The result is a series of 25 large-scale photographs, most of which are on view in this presentation—the first showing of Bey’s latest body of work in a museum. All the pictures were made around Cleveland and Hudson, Ohio, a final way station for those seeking freedom in Canada. The photographs show homes and patches of land that are rumored to have formed part of the invisible railroad “track,” leading those seeking freedom from one unfamiliar place to the next.

Bey chose a dense, vibrant selection of 19th- and 20th-century photographs from the Art Institute’s collection to hang directly outside the exhibition gallery, works that complement the exhibition by suggesting the range of ways that the American landscape has been represented in photographs and the place of African Americans within that physical and social landscape.

Night Coming Tenderly, Black was commissioned by FRONT International: Cleveland Triennial of International Art. Art Institute of Chicago Jan 11–Apr 14, 2019

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Crystal Award Winners 2019

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Haifaa Al-Mansour

Conductor Marin Alsop, film director Haifaa Al-Mansour, and broadcaster and naturalist Sir David Attenborough, are the recipients of the 25th Annual Crystal Award, the World Economic Forum announced today. The award celebrates the achievements of leading artists and cultural figures whose leadership inspires inclusive and sustainable change. The winners will be honoured in the opening session of the World Economic Forum Annual Meeting 2019 in Davos-Klosters, Switzerland, at 18.00 CET on Monday 21 January. The ceremony will be webcast live at www.weforum.org.

“Any new architecture for ‘Globalization 4.0’ will need to be both inclusive and sustainable. The remarkable achievements of the recipients of the 25th Annual Crystal Award inspire us to see beyond the limits of convention to find solutions for the current issues the world faces,” said Hilde Schwab, Chairwoman and Co-Founder of the World Economic Forum’s World Arts Forum, which hosts the awards.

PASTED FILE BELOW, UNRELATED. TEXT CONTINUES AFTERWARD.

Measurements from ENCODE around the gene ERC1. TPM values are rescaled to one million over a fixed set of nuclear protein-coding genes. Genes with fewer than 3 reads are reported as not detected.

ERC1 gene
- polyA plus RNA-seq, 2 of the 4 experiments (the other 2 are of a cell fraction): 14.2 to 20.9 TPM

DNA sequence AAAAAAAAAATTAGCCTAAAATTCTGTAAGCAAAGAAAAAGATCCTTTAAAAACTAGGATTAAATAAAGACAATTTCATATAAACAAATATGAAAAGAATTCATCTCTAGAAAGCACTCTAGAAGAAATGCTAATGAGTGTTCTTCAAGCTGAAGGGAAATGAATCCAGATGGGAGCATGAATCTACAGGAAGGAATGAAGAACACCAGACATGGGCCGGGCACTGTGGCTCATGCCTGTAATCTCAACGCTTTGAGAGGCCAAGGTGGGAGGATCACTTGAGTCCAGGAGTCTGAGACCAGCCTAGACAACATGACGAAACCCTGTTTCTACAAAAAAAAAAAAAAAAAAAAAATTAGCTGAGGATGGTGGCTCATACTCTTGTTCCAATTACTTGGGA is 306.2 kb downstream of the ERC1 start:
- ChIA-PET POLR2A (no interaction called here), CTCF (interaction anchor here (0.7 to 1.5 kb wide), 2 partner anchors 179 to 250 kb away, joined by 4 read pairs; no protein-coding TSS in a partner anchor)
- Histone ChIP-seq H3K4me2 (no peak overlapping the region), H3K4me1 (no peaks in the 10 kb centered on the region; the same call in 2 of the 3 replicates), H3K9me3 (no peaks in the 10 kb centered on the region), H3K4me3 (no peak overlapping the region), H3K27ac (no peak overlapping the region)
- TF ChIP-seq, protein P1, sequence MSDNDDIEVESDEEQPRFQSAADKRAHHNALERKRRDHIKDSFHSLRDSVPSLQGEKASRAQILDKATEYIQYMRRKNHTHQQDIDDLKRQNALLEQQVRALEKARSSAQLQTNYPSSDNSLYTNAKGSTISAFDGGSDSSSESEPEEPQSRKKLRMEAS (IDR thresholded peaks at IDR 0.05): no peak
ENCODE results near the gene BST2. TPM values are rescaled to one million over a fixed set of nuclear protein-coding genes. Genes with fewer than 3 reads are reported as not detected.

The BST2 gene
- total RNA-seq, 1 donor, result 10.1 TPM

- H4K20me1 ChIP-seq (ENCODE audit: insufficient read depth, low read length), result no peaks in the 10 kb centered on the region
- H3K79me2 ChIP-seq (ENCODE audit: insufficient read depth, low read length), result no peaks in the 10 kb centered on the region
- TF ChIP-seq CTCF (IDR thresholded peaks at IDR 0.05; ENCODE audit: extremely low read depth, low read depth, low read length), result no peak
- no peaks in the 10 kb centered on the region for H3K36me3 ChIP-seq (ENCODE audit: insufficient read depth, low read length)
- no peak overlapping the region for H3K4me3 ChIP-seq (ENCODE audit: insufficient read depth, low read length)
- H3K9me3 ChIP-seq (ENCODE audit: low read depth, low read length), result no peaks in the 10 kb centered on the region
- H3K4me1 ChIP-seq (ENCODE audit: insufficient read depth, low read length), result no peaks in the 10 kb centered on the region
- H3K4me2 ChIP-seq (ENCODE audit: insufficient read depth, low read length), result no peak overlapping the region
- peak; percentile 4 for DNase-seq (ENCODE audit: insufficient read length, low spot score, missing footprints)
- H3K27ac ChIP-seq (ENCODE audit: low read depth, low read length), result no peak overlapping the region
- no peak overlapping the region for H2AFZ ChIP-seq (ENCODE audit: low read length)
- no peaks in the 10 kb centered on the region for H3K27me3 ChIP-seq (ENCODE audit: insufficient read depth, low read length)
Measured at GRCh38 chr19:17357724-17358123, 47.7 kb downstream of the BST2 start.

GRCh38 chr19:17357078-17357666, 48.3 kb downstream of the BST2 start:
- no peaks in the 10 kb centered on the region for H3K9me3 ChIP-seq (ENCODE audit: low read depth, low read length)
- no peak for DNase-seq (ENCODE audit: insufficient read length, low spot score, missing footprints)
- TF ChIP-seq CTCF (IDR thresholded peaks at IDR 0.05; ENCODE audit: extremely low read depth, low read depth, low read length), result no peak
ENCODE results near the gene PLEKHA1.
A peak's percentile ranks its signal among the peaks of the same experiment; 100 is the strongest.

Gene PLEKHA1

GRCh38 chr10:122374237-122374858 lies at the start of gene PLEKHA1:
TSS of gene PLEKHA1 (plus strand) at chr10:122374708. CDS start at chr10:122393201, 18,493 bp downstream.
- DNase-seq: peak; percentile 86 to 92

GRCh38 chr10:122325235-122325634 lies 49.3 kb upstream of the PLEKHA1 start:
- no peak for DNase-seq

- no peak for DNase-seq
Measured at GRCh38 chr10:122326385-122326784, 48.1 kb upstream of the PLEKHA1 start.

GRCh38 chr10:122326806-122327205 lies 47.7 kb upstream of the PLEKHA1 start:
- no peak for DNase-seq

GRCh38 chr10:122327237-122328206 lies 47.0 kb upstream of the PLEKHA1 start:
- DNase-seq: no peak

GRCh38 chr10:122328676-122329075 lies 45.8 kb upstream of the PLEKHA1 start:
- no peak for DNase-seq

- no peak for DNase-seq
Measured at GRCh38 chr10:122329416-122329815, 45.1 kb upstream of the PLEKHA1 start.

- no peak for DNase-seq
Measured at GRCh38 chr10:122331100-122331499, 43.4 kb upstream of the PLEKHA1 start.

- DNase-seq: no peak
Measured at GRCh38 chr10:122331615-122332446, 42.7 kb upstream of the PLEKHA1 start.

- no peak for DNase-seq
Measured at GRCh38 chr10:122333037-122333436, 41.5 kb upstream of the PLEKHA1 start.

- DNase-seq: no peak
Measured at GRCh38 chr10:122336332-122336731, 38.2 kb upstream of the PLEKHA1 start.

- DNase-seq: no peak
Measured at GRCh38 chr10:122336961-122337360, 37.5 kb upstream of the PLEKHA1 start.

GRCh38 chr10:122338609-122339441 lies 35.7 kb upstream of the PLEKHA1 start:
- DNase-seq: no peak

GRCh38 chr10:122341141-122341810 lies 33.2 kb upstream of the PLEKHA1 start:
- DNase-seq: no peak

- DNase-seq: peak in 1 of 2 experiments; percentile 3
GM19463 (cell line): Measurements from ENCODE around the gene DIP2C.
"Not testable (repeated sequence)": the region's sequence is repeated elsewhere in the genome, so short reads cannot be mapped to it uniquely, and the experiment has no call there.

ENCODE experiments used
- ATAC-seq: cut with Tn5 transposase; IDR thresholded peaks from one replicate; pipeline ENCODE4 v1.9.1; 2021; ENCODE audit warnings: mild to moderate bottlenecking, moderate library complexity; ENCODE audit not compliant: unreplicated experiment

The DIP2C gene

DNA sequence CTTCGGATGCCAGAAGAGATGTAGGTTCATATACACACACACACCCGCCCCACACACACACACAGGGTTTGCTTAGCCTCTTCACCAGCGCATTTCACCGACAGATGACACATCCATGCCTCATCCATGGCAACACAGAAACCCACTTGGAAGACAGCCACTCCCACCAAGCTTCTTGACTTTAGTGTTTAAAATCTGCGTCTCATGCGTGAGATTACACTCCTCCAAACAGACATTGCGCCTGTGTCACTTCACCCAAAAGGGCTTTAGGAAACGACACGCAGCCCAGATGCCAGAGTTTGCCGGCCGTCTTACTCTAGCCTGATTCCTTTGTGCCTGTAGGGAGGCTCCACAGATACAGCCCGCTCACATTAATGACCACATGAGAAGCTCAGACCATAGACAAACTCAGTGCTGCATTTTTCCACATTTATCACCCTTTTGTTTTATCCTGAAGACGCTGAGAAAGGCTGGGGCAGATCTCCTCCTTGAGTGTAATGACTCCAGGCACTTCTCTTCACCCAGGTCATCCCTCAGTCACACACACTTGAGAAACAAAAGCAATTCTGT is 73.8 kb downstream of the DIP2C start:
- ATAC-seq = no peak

Awardees

Marin Alsop, for her leadership in championing diversity in music
Marin Alsop, Music Director of the Baltimore Symphony since 2007, is one of the greatest conductors of our time. Earlier this year she was the first woman to be appointed Chief Conductor of the Vienna Radio Symphony Orchestra and, in 2013, was the first woman in 118 years to conduct the BBC’s “Last Night of the Proms”. She has tirelessly endeavored to provide opportunities for all people to access music for a world where diversity in classical music is the norm rather than the exception. In Baltimore she launched the “OrchKids” programme to serve the city’s less privileged children, and the BSO Academy and Rusty Musicians for adult amateur musicians. She is also Music Director of the São Paulo Symphony Orchestra. A graduate of Yale University and a MacArthur Fellow (2005), at the Annual Meeting, she will lead the Opening Performance with the Taki Concordia Orchestra.

Haifaa Al-Mansour, for her leadership in cultural transformation in the Arab world
Haifaa Al-Mansour is the first female filmmaker in Saudi Arabia. “Wadjda”, Al Mansour’s feature debut, was the first feature film shot entirely in Saudi Arabia and the first by a female director. The success of her 2005 documentary “Women Without Shadows” was a breakthrough that was followed by a new wave of Saudi filmmakers and front-page headlines of Saudi Arabia finally opening cinemas in the kingdom. She was recently appointed to the Board of the General Authority for Culture to advise on the development of the cultural and arts sectors in Saudi Arabia. She recently released “Mary Shelly” starring Elle Fanning, and “Nappily Ever After” starring Sanaa Lathan. Al Mansour is the first artist from the Arabian Gulf region to be invited to join the Academy of Motion Picture Arts and Sciences.

Sir David Attenborough, for his leadership in environmental stewardship
Sir David Attenborough’s broadcasting career spans more than six decades during which he has played an extraordinary role both reinventing and developing the medium of television and connecting people to the wonders of the natural world, bringing distant peoples, animals and habitats into living rooms across the planet. As a BBC producer and executive, he has played a crucial role in creating new forms of programming and scheduling that, to this day, influence global broadcasting. His work includes many iconic productions, from the ground-breaking “Zoo Quest” series to landmarks including “Life on Earth”, “The Living Planet”, “The Trials of Life”, “The Private Life of Plants”, “Life of Mammals” and “Planet Earth”. At the Annual Meeting, Sir David will present key sequences from “Our Planet”, a new series by WWF, Netflix and Silverback Films, focusing on the preservation of life on Earth.